Most Shared

LOCAL 12 - Search Results

The following is an archived video story. The text content of that video story is available below for reference. The original video has been deleted and is no longer available.

Hotel plans fall through, neighbors want greenspace to stay

PENDLETON, Ky. (Angela Ingram) -- The future of a Cincinnati landmark is up in the air Monday night after a multi-million dollar deal to renovate it falls through.
    
The old SCPA building was supposed to become a hotel.  But not anymore.  The hotel deal that neighbors thought would flood the area with jobs is dead.  Core Redevelopment had been working with Remark Hospitality to turn the building into an "AC Hotel by Marriott."  Now the owner of the building, John Watson, is planning to turn the old SCPA building on Sycamore into roughly 150 apartments.

Michael Cox of Core Redevelopment said, "It'll be done as a certified historic rehab, certified by the National Park Service and as part of that process will maintain a lot of the historic nature and character of the building."

The old School for Creative and Performing Arts in Pendleton has a greenspace at the north side of the building.  The developer wants to use a portion of that greenspace for parking.

"We think it's in the neighborhood's best interest and in our best interest to maintain as much of the greenspace as possible," said a supporter of keeping the space green.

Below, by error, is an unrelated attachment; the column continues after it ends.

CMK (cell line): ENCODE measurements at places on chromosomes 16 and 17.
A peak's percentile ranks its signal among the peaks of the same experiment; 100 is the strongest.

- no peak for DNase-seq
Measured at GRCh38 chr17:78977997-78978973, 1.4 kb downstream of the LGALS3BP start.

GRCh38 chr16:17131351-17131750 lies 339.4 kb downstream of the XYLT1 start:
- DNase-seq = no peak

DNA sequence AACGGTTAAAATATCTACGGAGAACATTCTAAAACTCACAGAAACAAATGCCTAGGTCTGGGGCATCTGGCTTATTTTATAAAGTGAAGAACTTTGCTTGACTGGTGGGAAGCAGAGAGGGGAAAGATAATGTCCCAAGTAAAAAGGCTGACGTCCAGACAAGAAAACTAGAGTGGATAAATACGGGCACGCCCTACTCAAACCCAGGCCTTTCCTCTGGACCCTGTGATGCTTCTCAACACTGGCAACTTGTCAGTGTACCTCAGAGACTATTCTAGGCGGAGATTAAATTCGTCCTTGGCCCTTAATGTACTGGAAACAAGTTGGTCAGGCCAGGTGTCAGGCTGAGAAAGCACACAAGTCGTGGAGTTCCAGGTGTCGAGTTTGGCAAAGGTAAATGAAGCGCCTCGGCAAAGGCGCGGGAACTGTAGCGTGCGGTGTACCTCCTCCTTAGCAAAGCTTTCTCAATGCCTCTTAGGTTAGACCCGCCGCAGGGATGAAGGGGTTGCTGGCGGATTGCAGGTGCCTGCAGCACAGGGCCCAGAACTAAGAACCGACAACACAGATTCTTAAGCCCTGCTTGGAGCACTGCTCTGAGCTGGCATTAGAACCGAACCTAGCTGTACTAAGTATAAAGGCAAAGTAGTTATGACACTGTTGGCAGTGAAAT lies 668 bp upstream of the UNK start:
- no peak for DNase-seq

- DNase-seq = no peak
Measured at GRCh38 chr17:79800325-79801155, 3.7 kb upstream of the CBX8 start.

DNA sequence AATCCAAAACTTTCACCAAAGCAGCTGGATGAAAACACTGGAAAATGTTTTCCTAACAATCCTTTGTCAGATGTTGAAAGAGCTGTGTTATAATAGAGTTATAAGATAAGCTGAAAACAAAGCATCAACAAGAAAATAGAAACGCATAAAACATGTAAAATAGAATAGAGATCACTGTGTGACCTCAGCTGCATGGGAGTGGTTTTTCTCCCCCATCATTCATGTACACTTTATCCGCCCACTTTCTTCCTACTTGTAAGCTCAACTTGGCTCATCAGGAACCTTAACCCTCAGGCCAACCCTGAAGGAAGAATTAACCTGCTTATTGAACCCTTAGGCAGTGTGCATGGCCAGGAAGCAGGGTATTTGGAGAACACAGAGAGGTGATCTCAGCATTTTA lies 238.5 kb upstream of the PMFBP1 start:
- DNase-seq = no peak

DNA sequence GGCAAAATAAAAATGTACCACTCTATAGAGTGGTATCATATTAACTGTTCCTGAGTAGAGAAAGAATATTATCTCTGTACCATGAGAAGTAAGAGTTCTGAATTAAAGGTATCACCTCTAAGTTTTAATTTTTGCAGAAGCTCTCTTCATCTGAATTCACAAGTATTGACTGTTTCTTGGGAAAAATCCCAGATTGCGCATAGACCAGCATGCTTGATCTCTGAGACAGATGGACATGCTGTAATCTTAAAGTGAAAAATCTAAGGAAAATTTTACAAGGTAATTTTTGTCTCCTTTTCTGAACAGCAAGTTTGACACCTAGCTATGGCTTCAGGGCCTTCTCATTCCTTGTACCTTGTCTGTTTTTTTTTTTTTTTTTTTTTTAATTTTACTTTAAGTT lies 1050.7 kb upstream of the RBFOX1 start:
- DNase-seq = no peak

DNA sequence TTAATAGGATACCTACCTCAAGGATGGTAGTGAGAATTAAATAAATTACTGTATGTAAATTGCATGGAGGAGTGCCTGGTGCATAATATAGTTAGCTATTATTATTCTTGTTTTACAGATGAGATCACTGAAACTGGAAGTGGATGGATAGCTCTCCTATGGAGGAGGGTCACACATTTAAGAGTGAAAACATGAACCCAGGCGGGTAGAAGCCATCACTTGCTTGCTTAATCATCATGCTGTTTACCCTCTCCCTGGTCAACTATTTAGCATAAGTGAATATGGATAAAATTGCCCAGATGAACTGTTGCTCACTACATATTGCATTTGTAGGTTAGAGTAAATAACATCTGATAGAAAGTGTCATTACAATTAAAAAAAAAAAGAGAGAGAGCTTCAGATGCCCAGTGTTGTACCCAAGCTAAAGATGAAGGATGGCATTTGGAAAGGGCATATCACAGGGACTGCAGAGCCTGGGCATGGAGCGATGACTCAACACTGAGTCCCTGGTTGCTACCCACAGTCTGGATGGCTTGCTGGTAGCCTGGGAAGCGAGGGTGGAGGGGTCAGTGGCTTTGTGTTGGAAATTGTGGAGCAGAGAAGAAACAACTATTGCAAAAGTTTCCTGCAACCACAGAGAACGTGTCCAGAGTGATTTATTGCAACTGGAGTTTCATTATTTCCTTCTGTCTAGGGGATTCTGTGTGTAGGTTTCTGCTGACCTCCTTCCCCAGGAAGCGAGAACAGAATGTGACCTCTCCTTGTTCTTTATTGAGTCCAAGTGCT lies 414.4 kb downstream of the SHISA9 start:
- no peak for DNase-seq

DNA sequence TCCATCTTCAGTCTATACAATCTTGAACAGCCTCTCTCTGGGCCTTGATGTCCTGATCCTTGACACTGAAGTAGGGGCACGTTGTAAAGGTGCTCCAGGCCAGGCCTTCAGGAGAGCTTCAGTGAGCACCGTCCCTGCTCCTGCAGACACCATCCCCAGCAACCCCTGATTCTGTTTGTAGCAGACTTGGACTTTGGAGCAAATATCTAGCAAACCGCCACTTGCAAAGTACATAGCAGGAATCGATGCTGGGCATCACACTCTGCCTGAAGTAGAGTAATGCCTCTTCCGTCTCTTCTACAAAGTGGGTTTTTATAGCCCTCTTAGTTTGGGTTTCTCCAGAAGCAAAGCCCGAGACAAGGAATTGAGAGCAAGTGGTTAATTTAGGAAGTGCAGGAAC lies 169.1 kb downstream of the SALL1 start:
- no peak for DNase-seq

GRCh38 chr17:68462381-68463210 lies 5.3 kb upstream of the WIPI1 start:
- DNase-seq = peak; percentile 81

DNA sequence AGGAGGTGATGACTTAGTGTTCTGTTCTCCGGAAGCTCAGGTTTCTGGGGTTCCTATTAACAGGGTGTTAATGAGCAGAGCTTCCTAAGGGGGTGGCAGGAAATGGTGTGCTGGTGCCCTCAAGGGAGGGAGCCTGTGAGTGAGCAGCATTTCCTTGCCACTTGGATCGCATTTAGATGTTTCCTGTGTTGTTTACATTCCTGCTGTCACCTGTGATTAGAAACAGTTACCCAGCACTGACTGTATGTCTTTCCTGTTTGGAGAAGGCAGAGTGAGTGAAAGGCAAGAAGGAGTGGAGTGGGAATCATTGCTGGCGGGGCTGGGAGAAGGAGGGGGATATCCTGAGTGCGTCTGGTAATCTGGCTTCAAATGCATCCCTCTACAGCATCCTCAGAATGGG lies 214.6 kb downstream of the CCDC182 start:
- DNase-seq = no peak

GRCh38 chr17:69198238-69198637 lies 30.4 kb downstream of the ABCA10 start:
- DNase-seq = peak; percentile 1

At a meeting of the Pendleton Neighborhood Council it was clear that some people support the idea of apartments but they don't want to give up the greenspace.  And they want more details of how the parking plan will impact neighbors and the tenants.

Tabatha Anderson of the Pendleton Neighborhood Council said, "The first floor windows of the school, those are going to be first floor apartments.  But if you put a parking structure there, does the parking structure abut the windows? How are these apartments actually going to get any light in?"
   
During the meeting the developer gave a couple of options for parking and pros and cons of both, including cost effectiveness.  But neighbors say they won't give the owner a letter of support without more details.  The developer says he wants the building open for occupancy by next summer.  If construction does not start by the end of this year the project runs the risk of losing Ohio Historic Tax Credits.

The owner told the group that he will be back in 30 days with visuals that will give the group a better idea of the design details.


Follow Angela Ingram on Twitter @newslaw1 and LIKE her on Facebook

Video HERE
 

 

Talkers

Advertise with us!
Advertise with us!